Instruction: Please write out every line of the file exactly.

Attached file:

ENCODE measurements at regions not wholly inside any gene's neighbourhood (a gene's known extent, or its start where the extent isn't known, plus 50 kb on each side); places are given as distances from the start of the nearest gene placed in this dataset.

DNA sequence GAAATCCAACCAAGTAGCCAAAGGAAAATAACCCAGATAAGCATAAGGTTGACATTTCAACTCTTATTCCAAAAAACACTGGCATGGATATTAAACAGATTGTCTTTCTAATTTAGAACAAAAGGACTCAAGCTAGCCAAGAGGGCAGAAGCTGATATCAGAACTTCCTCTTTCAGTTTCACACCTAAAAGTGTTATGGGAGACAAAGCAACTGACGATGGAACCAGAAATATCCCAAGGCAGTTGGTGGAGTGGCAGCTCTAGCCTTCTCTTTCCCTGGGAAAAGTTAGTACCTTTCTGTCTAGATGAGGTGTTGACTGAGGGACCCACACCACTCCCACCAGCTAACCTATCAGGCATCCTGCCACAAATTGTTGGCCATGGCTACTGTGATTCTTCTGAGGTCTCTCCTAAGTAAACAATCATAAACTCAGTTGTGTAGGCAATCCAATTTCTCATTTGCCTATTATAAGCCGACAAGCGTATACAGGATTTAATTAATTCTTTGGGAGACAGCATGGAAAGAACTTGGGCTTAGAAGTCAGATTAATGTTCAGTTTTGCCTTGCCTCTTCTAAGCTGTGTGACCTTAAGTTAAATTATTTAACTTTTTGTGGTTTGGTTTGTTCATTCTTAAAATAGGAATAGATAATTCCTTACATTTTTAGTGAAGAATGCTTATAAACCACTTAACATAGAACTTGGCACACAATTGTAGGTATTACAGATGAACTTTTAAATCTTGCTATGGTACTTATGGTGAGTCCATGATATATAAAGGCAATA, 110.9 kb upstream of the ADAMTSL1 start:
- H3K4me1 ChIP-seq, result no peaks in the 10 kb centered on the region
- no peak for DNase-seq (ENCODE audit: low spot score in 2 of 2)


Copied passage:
ENCODE measurements at regions not wholly inside any gene's neighbourhood (a gene's known extent, or its start where the extent isn't known, plus 50 kb on each side); places are given as distances from the start of the nearest gene placed in this dataset.

DNA sequence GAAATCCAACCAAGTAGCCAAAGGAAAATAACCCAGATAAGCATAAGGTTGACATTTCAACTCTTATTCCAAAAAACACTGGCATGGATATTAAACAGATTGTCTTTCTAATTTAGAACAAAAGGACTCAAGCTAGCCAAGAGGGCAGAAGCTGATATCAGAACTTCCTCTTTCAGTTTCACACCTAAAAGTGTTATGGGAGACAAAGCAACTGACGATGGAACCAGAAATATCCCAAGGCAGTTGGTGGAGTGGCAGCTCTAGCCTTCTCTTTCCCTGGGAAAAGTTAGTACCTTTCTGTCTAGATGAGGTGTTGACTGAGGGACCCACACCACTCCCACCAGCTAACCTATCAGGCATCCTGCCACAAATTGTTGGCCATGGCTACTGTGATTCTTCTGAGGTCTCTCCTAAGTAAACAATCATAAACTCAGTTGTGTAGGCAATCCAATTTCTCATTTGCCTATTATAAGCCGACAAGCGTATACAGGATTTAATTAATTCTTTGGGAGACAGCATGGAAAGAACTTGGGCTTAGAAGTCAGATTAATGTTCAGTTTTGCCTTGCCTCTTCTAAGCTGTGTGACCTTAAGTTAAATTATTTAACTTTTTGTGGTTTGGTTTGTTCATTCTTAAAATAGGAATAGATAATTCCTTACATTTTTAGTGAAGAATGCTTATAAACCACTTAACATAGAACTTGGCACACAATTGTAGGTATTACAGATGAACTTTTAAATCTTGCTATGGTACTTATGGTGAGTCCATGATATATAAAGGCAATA, 110.9 kb upstream of the ADAMTSL1 start:
- H3K4me1 ChIP-seq, result no peaks in the 10 kb centered on the region
- no peak for DNase-seq (ENCODE audit: low spot score in 2 of 2)